Golden Shears Awards


For four years in the early 1960s, New Zealand’s top designers competed in a fashion show and competition organised by fashion models - the New Zealand Professional Mannequins Association.

Not to be confused with the Golden Shears shearing competition that also started in 1961, the fashion awards were a glamorous affair designed to raise money for various charitable organisations. The event began as a way to manage the many requests that models of the era received to donate their time for charity fashion parades. The Professional Mannequins Association aimed to professionalise their trade by supporting models in what was a rapidly growing industry.

Elaine Hammond had modelled in Sydney for a year and, realising the value of the Australian Model Association, she mooted the idea of a New Zealand version when she returned home. A committee was formed and Elaine was voted president. "I chose to limit my modelling schedule to put time and effort into this venture," she recalls. With membership rapidly growing, the association was well-established by the time of their first large event in 1961.

Elaine Hammond organised the first Golden Shears Awards in 1961.

The inaugural Golden Shears Awards (called The Fashion Spectacular in its first year) took place on 26 September at the Auckland Town Hall. The Auckland Council’s Community Chest Appeal was selected as the charity they would support and the event was backed by the Auckland Mayor Sir Dove Myer Robinson. Local retailers and manufacturers provided sponsorship for the event, including Middew Bros and Taylor Limited’s gift of a gallon of 'Intimate' perfume by Revlon. "The perfume was sprayed throughout the venue using a vacuum cleaner," recalls Elaine. "It created the perfect atmosphere for the evening." The glamour of the event was enhanced by lighting, music and the larger-than-life fashion posters that decorated the stage and catwalk.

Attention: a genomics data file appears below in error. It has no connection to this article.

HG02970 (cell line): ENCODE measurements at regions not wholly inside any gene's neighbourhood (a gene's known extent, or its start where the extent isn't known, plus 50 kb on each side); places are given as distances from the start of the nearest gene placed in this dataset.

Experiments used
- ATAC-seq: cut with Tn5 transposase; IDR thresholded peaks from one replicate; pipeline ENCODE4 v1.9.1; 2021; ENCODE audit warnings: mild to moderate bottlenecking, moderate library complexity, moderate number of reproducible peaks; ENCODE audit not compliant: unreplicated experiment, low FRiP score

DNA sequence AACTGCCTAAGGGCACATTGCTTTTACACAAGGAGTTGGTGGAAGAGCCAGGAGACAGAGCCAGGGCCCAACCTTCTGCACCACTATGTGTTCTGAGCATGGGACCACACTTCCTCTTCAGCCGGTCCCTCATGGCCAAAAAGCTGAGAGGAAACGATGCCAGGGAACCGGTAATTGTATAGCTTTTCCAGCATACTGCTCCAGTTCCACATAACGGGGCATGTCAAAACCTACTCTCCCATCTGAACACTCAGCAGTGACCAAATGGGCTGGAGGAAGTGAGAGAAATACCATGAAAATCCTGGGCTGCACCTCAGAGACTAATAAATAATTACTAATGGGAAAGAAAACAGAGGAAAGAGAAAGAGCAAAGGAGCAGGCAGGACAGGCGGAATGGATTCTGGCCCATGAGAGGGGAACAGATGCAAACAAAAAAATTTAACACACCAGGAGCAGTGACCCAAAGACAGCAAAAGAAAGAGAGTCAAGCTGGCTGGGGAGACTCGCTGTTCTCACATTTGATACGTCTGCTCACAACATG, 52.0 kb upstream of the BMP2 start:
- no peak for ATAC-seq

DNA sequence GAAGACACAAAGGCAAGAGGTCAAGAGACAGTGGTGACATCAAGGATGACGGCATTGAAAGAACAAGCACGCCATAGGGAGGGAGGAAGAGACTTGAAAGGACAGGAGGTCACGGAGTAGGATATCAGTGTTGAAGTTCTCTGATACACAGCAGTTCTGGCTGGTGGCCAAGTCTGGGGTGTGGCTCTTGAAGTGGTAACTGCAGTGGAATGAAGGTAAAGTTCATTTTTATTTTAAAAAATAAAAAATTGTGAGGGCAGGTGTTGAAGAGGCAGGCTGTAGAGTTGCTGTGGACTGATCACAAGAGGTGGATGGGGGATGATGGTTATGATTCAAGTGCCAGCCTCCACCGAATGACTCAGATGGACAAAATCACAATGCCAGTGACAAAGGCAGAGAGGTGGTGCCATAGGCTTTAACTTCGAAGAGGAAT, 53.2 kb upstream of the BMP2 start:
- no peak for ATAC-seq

The programme for the inaugural Golden Shears Awards in 1961.

Many of New Zealand’s top designers entered the awards, including Colin Cole and Rosemarie Muller. The garments were paraded by 18 models. The Master of Ceremonies was Berin Spiro, owner of the Auckland Model Agency and Charm School, and the various categories were compered by broadcaster Cherry Raymond (leisure wear), fashion writer Marie Stuttard (race wear) and fashion promoter Paddy Walker (gala gowns). The judges were brought over from Australia - the editor of Vogue Australia, Joan Chesney Frost and New Zealand-born and trained designer, Hall Ludlow.

The winning gown for 1961 was designed by Bruce Papas and modelled by Ana Nielson. The gown, called Golden Peacock, featured black velvet faconne heavily embroidered with gold over a black velvet sheath. "Its simplicity, dignity and style set it in top place," said Hall Ludlow. As the winner, Bruce was presented with a pair of engraved golden shears.

In 1961 Bruce Papas won the inaugural Golden Shears Awards with his Golden Peacock gown.

The stage had been set for a repeat gala in 1962. Bruce Papas returned to the event, this time as a judge. He was joined by the Australian designer Robert White for a two-night extravaganza on 10 and 11 November. The second night’s presentation included the announcement of the Model of the Year, which was selected by fashion photographers, manufacturers, designers and retailers taking part in the contest. The winner in 1962 was Elaine Hammond.

The judges of the 1962 awards - Bruce Papas, Marie Stuttard and Robert White.